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Good Birding on the Manuel Brenes Road- It’s All About the Habitat

Birding tours in Costa Rica tend to visit the best sites, especially when the tour is organized local experts. However, no matter how good a site is, it might not make it onto a tour because of factors related to logistics. For example, even if a Great Jacamar was living in those woods, visiting the area may require too much of a detour from the tour route. Or, the site with the hawk-eagles and parrotlets is just too difficult to bird with a group. This is why most tours don’t make it to Rara Avis, El Copal, or sites south of Limon. Some do, but most don’t and it’s also why most birding tours in Costa Rica don’t check out the excellent sites along the San Ramon-La Fortuna road. Although that route is a good and paved road and easy to visit, it’s just hard to fit into most of the classic Costa Rica birding itineraries.

Nevertheless, that doesn’t mean that a birder can’t visit on his or her own and possibly see Blue-and-Gold Tanager, Bare-necked Umbrellabird, and Three-wattled Bellbird. Go to the right places and you might see those megas and much more! I was reminded of the quality birding in this area during a recent morning on the road to Manuel Brenes Reserve.

Although I never actually make it to the excellent cloud forests of the university owned reserve, high quality birding on the road there is par for the course and with good reason. As with so many other great birding sites, it’s all about the habitat and since this road passes through an extensive area of mature foothill/middle elevation rainforest, the species count is typically high and punctuated with the uncommon.

Some highlights and tidbits from a recent morning:

Three-wattled Bellbird

Although it is likely seasonal, this mega cotinga is regularly heard and seen in the area of the Manuel Brenes Reserve. The one on Monday was a female that appeared in the mist, a dove-sized bird perched on an exposed branch of a roadside Cecropia. She let us watch her for a good spell before swooping off her perch and into the misty green of the forest.

Mixed mega flock

White-throated Shrike-Tanager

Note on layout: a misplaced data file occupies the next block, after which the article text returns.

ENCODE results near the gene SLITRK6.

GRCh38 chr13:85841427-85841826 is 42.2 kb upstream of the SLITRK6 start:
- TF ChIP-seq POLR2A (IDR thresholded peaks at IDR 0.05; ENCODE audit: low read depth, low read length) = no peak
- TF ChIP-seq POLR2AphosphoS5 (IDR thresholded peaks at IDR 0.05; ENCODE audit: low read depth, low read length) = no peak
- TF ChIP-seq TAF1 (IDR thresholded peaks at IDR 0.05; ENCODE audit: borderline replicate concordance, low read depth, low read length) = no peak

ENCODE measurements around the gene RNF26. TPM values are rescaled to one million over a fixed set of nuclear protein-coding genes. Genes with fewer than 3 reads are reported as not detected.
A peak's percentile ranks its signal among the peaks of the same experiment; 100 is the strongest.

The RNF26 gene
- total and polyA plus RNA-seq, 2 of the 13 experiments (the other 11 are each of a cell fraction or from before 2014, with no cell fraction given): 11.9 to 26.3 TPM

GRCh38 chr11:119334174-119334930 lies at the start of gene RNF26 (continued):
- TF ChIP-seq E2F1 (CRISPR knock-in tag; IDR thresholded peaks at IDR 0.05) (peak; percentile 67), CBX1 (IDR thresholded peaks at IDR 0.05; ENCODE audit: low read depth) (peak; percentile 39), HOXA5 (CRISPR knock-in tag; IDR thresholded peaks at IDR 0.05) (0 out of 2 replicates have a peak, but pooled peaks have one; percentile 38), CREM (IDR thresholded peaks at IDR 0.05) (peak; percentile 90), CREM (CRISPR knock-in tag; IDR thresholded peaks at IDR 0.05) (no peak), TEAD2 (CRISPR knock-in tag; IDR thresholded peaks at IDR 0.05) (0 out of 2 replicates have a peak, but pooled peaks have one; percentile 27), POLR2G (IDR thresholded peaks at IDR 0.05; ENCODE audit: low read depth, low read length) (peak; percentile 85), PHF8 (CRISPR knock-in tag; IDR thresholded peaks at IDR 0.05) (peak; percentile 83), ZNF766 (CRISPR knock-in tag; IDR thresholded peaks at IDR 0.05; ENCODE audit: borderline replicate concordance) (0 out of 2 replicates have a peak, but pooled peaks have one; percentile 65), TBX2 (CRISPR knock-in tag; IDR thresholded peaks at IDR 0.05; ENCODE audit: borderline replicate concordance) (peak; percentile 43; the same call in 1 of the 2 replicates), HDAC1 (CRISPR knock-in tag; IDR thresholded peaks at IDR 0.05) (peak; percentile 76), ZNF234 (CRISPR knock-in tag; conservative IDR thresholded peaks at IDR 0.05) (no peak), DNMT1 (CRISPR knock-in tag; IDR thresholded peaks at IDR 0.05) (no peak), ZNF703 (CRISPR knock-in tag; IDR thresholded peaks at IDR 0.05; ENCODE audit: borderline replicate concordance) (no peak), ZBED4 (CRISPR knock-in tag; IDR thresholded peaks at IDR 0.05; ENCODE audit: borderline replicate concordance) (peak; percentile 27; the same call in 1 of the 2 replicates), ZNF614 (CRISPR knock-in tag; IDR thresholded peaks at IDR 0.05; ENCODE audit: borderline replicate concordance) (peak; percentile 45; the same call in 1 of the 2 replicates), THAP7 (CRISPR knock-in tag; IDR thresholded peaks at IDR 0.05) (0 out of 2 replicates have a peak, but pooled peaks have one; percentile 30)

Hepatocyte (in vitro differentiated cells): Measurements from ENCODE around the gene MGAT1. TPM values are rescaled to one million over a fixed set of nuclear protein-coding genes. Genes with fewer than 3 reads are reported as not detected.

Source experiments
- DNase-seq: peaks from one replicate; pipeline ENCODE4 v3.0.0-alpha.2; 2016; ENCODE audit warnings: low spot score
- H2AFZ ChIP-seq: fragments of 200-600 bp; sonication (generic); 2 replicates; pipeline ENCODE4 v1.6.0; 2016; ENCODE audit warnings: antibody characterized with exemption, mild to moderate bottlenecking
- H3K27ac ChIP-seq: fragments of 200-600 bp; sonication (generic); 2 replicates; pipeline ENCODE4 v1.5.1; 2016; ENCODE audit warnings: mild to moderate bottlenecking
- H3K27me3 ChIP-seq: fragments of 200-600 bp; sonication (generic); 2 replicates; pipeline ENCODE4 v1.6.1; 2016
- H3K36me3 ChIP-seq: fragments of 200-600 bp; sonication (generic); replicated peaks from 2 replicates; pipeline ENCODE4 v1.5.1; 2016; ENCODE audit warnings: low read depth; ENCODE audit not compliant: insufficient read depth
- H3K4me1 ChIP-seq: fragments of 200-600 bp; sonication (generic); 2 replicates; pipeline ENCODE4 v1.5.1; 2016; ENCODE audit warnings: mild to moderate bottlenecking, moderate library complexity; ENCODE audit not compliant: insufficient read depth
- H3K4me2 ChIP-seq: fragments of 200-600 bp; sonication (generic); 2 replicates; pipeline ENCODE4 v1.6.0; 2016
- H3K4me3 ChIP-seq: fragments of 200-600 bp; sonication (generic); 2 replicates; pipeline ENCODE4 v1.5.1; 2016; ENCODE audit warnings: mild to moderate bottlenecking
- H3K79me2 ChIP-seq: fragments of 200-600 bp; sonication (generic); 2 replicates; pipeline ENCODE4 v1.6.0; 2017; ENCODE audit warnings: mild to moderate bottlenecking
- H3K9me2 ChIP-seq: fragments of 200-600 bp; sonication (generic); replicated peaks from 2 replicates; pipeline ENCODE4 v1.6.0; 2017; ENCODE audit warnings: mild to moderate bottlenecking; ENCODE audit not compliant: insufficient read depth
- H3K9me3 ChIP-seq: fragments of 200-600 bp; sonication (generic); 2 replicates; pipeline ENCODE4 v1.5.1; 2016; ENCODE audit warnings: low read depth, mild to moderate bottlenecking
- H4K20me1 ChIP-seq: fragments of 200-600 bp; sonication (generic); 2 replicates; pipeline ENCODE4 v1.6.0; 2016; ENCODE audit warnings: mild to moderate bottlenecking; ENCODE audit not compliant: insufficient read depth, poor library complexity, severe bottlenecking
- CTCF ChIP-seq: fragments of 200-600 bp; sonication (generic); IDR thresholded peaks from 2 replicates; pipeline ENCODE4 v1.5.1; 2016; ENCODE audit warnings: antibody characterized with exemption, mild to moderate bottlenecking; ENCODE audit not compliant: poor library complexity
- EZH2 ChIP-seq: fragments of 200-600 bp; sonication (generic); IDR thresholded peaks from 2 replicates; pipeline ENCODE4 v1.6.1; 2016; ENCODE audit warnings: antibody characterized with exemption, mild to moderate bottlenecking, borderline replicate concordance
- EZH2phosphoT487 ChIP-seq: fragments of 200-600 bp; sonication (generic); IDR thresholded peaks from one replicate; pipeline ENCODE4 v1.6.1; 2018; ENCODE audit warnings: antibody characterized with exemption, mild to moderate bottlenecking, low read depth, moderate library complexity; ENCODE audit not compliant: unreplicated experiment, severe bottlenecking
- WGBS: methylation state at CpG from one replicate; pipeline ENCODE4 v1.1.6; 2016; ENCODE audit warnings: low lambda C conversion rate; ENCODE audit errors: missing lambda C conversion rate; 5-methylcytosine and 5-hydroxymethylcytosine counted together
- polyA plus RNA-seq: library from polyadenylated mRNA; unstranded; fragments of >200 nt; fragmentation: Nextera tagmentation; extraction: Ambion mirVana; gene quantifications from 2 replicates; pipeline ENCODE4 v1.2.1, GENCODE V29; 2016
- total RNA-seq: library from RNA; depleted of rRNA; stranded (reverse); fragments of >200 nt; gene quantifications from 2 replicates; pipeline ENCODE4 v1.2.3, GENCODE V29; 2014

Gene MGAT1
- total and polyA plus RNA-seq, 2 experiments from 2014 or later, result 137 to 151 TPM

Mixed flocks can be composed of a handful of birds, ten species, or many birds of many species racing through the trees for some frenzied over stimulation of the avian kind. Usually, the better the habitat, the more likely a birder will encounter such a memorable experience. We had one of these the other morning, although I couldn’t get on all of the birds, we had nice looks at White-throated Shrike-Tanager along with various other tanagers, woodcreepers, Russet Antshrike, flycatchers and so on.

Umbrellabird or Toucanet?

Just before we saw the mixed flock, I glimpsed what appeared to be a large black bird fly over the card. The view was the briefest of brief but I swear it was black underneath and was fairly large. Unfortunately, although I tried, I just couldn’t find where it had flown, maybe it went too far in to see. Based on what I saw, I suspect that it was either an umbrellabird or a Yellow-eared Toucanet. Both are possible at this site, I wonder which of those choice species it was!

Tawny-chested Flycatcher!

I have had this local near endemic just down the road at Lands in Love but never at the Manuel Brenes road. It was nice to find one, I hope it sticks around!

No monklet, Lattice-tailed Trogon, or quail-doves

I just mention that we did not find these species to emphasize that one doesn’t usually see every possible bird on every visit, no matter how nice the habitat is. Maybe we would have found that Lattice-tailed Trogon in the afternoon? I wasn’t surprised about the monklet but it’s always worth it to listen and look for this miniscule puffbird in the right places. The more you visit a site with high quality habitat, the better because every time you bird that same forest, the laws of probability make it more likely to find that Sharpbill or even an RVG Cuckoo.

State of the road

Four wheel drive can be required in a few spots. You might make it with a small car but if it has been raining for several days before the visit, you might also get stuck!

Most of all, I was reminded that the best places to see more birds in Costa Rica are the places with the best high quality forest. To learn more about where to go birding in Costa Rica, support this blog by purchasing How to See, Find, and Identify Birds in Costa Rica. I hope to see you in Costa Rica!

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